Kenneth Feinberg, the independent administrator appointed by President Barack Obama to oversee compensation for the Gulf oil spill, last week described broad changes to BP's claims system that he will put in place when he takes over the process.
At a public meeting in Panama City, Fla., Feinberg pledged improvements including a quicker approval process in which claims are evaluated and checks written within a week after an application is submitted, an electronic tracking system that allows applicants to check the status of their claims online, and a policy that a single adjuster will handle a claim throughout the process.
Feinberg is scheduled to take over claims management from BP on Aug. 23.
The changes outlined by Feinberg, reported in The Palm Beach Post and The News Herald of Panama City, target areas that have drawn some of the most persistent criticisms from claimants. Applicants have described being switched among multiple adjusters, having difficulty contacting the right person to follow up on their claims, and in some cases waiting for months without payments after BP placed their claims on hold.
As we previously reported, BP acknowledged that decisions about thousands of claims are being deferred until Feinberg takes over. Claims for indirect damages that are not explicitly covered under a 1990 federal law called the Oil Pollution Act, such as losses by realtors whose property is not on the beach, are not being approved by BP.
At the Panama City meeting, Feinberg criticized the delays by BP and pledged quick action on the claims that the company has left in limbo. He said that he would promptly begin considering damage claims that address losses caused by indirect effects of the spill rather than by the oil itself.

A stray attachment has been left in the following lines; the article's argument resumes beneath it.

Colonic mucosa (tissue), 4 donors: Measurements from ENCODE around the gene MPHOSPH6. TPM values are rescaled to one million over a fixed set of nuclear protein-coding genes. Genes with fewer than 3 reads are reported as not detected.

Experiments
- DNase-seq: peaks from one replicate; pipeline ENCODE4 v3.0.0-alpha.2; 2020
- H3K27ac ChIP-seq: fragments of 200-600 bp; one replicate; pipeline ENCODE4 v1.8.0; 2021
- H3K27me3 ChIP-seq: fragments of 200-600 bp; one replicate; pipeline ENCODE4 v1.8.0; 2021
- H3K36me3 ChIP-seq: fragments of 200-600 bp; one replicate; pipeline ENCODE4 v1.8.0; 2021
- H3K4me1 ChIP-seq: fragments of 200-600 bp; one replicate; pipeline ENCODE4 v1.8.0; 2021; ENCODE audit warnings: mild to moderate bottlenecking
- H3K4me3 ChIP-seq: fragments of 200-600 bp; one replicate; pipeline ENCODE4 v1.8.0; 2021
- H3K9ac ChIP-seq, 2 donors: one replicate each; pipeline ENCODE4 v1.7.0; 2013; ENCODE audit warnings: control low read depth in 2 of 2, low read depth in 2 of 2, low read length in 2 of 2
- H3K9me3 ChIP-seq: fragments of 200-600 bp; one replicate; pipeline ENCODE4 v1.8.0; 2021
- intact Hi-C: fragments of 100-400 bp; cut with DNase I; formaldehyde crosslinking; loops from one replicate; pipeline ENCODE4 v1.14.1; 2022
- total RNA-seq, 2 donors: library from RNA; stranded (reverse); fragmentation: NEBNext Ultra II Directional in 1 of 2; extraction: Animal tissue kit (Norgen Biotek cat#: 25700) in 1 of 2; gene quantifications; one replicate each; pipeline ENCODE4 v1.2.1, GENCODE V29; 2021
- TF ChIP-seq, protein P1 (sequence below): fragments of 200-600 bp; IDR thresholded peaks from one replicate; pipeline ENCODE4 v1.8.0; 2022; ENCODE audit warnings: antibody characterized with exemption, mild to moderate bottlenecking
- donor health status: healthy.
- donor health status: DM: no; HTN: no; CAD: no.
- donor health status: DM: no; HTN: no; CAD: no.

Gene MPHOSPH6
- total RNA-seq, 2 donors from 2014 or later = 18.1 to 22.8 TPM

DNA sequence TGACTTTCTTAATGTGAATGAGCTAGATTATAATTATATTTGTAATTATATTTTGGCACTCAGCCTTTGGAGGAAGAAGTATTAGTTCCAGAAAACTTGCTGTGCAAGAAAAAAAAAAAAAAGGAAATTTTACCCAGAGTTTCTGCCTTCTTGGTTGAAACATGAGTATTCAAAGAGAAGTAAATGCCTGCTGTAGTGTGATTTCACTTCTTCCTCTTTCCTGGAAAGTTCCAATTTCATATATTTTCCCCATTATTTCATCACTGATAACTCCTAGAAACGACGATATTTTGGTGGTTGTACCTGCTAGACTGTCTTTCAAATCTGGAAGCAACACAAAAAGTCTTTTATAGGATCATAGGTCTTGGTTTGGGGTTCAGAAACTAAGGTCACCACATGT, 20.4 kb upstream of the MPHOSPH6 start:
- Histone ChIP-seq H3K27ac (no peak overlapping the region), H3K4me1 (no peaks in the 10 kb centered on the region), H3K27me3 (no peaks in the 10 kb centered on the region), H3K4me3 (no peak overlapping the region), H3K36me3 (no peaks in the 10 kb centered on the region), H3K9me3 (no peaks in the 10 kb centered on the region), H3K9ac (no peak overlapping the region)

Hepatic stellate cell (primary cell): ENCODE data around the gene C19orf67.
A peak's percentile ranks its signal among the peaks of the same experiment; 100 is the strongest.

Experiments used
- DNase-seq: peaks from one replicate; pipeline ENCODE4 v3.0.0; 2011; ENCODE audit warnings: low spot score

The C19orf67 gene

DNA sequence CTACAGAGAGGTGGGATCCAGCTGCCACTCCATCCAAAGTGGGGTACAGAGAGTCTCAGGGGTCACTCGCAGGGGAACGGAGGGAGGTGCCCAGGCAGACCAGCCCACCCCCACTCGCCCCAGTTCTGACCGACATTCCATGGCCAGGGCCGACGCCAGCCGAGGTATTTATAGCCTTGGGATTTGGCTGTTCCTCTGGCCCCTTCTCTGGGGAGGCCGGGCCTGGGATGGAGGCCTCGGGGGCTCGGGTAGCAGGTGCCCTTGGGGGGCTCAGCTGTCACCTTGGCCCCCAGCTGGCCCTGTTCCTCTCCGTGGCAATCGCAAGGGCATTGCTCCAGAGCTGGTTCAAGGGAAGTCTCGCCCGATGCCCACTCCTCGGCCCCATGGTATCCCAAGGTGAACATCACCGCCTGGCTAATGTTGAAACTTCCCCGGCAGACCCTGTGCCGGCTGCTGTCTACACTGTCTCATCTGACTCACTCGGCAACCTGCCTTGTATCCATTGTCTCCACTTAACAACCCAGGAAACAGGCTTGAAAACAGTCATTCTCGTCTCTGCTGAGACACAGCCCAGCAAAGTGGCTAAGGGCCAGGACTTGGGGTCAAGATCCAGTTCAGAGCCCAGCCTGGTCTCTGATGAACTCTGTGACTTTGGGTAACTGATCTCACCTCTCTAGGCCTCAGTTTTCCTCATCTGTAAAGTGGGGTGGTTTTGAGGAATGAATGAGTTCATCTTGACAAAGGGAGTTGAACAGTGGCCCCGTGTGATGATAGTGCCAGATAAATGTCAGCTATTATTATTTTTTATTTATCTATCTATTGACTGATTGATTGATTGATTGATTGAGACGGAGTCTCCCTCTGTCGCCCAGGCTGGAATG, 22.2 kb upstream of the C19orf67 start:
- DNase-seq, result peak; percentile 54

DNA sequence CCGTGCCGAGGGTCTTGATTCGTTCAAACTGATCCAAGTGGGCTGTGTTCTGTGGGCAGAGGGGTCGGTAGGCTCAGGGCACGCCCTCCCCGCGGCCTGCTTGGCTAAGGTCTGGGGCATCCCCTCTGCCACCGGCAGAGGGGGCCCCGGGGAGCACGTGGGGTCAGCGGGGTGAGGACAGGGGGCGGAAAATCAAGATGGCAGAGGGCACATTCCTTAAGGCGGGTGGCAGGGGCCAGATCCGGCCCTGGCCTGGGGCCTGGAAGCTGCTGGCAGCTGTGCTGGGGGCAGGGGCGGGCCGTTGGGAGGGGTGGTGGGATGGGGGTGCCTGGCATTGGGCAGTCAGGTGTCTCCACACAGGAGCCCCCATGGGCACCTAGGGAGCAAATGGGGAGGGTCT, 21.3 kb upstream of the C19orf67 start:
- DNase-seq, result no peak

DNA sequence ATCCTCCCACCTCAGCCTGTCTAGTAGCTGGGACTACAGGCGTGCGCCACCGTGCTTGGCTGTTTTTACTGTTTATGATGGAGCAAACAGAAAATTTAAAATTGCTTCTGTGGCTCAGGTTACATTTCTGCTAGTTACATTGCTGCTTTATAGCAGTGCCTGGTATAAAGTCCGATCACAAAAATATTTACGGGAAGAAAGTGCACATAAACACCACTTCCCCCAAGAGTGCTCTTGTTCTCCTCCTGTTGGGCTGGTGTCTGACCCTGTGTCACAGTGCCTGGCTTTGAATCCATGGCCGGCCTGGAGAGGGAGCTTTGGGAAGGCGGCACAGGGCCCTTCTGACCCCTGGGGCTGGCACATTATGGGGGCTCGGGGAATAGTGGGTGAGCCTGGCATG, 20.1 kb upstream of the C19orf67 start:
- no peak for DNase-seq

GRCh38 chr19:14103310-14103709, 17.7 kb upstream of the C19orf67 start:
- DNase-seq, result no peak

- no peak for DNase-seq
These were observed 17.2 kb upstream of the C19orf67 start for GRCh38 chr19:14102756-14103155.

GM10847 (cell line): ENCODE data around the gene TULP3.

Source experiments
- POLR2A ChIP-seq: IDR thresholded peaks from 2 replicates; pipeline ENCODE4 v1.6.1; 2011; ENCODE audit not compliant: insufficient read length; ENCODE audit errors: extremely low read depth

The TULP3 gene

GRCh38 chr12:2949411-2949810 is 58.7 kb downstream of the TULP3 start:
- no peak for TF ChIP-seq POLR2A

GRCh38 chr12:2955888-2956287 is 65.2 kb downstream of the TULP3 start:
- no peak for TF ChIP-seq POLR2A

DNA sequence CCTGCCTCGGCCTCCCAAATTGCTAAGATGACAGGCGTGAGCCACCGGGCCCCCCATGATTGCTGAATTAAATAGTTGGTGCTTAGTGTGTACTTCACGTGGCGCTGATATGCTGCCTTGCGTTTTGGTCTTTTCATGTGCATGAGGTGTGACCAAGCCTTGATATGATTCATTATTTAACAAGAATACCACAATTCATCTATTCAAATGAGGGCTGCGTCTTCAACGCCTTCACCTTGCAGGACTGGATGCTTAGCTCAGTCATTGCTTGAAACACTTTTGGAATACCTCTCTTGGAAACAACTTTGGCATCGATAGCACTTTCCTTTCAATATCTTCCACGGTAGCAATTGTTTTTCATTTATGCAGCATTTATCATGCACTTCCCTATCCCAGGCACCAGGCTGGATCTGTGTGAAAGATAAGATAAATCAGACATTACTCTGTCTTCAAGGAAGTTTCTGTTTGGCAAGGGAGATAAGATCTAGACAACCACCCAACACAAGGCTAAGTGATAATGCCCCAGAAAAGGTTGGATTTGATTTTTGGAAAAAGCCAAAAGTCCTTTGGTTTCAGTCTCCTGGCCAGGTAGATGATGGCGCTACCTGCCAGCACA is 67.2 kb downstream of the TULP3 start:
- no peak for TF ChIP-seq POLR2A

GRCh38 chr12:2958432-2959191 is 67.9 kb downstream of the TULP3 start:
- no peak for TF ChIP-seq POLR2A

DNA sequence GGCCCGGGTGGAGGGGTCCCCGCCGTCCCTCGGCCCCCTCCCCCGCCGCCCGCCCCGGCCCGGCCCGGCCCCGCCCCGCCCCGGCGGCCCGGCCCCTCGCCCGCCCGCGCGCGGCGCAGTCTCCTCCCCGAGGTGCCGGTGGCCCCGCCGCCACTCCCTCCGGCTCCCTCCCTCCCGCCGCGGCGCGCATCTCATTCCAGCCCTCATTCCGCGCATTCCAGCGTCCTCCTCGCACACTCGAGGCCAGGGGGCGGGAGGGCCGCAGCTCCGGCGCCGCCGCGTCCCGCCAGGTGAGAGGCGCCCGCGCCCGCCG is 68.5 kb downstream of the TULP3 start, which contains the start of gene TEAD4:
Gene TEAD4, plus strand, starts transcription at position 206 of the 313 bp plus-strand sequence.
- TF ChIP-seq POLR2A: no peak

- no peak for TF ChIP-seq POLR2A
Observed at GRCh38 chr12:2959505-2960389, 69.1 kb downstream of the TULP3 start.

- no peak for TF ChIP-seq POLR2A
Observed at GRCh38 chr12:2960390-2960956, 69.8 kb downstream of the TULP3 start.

"You do not need to have oil on your beach in order to file a claim," Feinberg said. "People who have been waiting, waiting, we will process those claims immediately."
The changes he described raise questions about how smoothly the Aug. 23 transition will proceed. Feinberg will keep the 35 claims offices that BP has set up across the Gulf, but when the system switches to his control, applicants will have to refile their claims either electronically or in person at these offices. However, they will not have to resubmit the documentation that they provided to support these claims.
"Complete data transfer will take place" when the claims process is taken over by Feinberg, BP spokeswoman Patricia Wright said in an e-mail. News reports of Feinberg's appearance did not address whether he will seek to match BP's existing individual data and documentation with refiled claims or simply set up less stringent documentation standards for the approval of these claims.